Then in 1988 he came back to Wellington, and was appointed Director-General of the Department of Conservation. DoC was formed in 1987, as one of several reforms of the public service, to integrate conservation functions of the Lands and Survey, Forest Service and the Wildlife Service. 34% of NZ’s land area and much of its sea areas and offshore islands come under DoC’s jurisdiction. When David took over, government had lopped 1/3 off DoC’s budget reducing it to $101 million (today DoC’s budget is $452 million) Staff had to be reduced by a fifth while the number of regional offices had to be reduced from 34 to 14. David found the Department’s positive mandate to advocate for conservation a substantial motivating factor for staff somewhat demoralized by the budget cuts.

Against his own inclination – since he felt that his work in DoC was unfinished – David McDowell was asked to leave DoC to head up an expanded Department of Prime Minister and Cabinet. Geoffrey Palmer was PM at the time, then Mike Moore, and then Jim Bolger. A primary task was to build up the advisory component of the Department so that successive PMs were provided with independent advice on the large issues of the day as briefing for Cabinet discussions and decisions. While his restructuring experience in DoC stood him in good stead he found that there was much internal resistance within the bureaucracy to the enhanced role of PMC and it took several years for the wider role to be accepted by other Chief Executives.

After three years running the PM’s department, David was ready for a change. He wished to go back to Foreign Affairs, and in 1992 was appointed Ambassador to Japan, a time he and Jan remember fondly: ‘They’re very direct and frank, once they trust you’ he said of his relations with the Japanese and the culture is fascinating. Japan has had a warm relationship with New Zealand for several decades now, respecting our independent views, and the McDowells enjoyed their two years there.

David recounts a farewell dinner organised by his wife. Dame Malvina Major was visiting Japan, and graciously agreed to sing for 120 guests. Ten Kiwis in Tokyo as teachers of English were recruited as waitresses.After 40 minutes of grand opera and some lighter pieces, the reception room was swiftly transformed into a dining room, followed by an immensely successful meal attended by colleagues, Japanese politicians, officials, businessmen and their wives. Such occasions are both fun and highly productive in cementing useful contacts says David.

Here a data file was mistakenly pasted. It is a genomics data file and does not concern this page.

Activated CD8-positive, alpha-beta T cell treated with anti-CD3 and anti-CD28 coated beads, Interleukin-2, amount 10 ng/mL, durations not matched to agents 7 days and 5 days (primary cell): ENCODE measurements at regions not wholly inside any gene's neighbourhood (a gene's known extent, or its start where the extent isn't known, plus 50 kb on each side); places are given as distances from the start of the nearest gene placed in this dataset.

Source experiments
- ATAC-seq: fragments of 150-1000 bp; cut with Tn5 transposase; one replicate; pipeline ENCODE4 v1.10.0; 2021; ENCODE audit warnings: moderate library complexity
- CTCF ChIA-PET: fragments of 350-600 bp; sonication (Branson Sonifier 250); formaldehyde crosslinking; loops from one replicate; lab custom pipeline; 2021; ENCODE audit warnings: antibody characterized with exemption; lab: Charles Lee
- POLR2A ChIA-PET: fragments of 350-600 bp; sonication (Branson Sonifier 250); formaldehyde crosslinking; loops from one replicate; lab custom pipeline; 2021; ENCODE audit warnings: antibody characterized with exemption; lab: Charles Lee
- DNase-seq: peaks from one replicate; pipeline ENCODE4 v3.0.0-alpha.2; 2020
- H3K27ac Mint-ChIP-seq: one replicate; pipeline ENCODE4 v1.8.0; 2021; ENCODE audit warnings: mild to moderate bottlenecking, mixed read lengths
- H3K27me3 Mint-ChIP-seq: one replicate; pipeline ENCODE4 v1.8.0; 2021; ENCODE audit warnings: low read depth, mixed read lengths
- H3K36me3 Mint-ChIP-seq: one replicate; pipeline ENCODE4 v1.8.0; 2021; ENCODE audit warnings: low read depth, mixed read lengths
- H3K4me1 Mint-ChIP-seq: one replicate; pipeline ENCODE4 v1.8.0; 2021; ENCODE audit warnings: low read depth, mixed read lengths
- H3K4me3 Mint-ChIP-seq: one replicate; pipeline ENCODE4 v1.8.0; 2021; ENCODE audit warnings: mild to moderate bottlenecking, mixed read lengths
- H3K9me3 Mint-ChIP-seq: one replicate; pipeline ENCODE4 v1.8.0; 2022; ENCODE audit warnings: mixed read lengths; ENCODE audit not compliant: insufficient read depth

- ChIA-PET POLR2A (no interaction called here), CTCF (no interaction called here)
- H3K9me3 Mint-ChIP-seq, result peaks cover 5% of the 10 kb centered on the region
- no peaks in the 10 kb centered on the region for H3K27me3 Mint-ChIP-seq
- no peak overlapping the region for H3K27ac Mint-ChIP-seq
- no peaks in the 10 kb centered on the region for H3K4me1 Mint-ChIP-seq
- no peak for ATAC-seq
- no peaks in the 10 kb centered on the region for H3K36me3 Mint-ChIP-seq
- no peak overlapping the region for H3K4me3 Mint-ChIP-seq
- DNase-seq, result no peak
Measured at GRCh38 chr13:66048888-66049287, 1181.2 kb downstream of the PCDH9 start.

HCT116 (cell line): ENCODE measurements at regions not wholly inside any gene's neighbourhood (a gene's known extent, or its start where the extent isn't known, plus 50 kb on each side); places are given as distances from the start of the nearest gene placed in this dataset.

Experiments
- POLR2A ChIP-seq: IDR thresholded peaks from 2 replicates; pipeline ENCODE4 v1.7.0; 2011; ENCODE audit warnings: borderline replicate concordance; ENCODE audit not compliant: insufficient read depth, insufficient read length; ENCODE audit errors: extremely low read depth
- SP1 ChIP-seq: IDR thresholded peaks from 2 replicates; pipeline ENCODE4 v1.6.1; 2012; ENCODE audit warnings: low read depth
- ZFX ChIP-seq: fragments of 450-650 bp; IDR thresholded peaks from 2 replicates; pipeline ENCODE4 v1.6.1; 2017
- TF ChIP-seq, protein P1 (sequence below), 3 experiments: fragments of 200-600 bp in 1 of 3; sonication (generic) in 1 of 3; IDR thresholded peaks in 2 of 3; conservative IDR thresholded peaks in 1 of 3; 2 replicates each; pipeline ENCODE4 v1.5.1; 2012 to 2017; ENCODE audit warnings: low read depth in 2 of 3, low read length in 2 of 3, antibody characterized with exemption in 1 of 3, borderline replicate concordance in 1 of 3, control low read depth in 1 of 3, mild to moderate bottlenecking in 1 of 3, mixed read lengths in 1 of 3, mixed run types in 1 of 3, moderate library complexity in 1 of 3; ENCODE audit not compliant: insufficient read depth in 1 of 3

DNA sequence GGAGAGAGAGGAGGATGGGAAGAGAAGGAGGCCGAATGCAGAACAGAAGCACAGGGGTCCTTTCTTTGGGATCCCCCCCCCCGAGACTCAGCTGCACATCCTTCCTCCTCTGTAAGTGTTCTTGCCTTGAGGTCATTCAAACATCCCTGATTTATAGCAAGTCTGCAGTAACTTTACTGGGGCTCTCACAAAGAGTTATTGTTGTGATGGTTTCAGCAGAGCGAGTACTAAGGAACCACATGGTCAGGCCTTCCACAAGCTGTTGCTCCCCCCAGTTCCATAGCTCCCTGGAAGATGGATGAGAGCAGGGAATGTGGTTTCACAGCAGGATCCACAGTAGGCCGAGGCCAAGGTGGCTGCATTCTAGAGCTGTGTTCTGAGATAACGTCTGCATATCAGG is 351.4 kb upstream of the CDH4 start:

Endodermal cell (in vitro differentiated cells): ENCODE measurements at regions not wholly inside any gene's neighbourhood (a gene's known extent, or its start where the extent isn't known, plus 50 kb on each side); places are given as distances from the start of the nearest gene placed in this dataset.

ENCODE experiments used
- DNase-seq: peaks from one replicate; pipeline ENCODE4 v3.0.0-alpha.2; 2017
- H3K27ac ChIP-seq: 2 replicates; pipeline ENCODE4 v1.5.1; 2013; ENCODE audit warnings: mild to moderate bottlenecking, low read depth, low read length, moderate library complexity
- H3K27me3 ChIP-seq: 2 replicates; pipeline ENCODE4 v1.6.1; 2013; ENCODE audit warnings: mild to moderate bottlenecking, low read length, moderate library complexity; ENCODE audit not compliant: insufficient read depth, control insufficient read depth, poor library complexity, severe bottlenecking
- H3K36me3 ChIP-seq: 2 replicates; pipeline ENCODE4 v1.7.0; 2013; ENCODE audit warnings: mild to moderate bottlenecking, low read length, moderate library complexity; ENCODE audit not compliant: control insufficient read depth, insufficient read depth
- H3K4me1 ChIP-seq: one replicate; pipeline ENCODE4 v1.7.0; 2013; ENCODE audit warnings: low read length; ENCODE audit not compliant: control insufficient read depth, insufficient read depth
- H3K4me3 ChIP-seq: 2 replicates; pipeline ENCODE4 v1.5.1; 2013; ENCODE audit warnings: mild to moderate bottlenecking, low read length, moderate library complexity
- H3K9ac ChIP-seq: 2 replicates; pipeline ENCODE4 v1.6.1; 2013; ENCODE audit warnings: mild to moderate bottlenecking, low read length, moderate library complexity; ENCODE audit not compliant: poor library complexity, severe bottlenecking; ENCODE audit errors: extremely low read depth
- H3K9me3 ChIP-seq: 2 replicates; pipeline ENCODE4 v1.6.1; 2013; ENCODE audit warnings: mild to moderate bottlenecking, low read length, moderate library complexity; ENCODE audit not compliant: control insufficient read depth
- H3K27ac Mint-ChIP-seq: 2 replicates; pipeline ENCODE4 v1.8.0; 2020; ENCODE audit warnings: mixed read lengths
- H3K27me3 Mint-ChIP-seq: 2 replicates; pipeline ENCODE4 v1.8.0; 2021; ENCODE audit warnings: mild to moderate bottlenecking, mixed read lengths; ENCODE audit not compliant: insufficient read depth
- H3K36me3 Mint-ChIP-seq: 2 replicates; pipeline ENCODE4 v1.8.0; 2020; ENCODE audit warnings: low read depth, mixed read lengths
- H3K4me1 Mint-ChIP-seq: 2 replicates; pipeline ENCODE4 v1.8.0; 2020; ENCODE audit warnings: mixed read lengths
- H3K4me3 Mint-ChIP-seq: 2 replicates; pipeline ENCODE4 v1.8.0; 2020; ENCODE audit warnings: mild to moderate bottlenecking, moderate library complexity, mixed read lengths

While still in Japan, David was approached to consider becoming Director-General of IUCN, the International Union for the Conservation of Nature, a Swiss-based global organization working in the field of nature conservation and sustainable use of natural resources. It is a unique organisation, being a GONGO, that is having both Governmental and civil society institutional members who vote in separate houses in the Four Yearly Congresses, the latter being the largest regular global meetings of conservationists. In addition there are six technical Commissions of volunteers from around the world who contribute to drafting such iconic publications as the Red List of Endangered Species. While reluctant to leave Japan prematurely the McDowells decided to accept this last challenge and spent five years on what David says was the most demanding of all his jobs. It involved, for example the over-turning within two years of the IUCN Budget so that instead of most of the resources being spent in headquarters the reverse was achieved, with two thirds of the funds being channelled to the global regions. The field programmes expanded substantially as a result. It was a fulfilling experience to be working on a global level, says David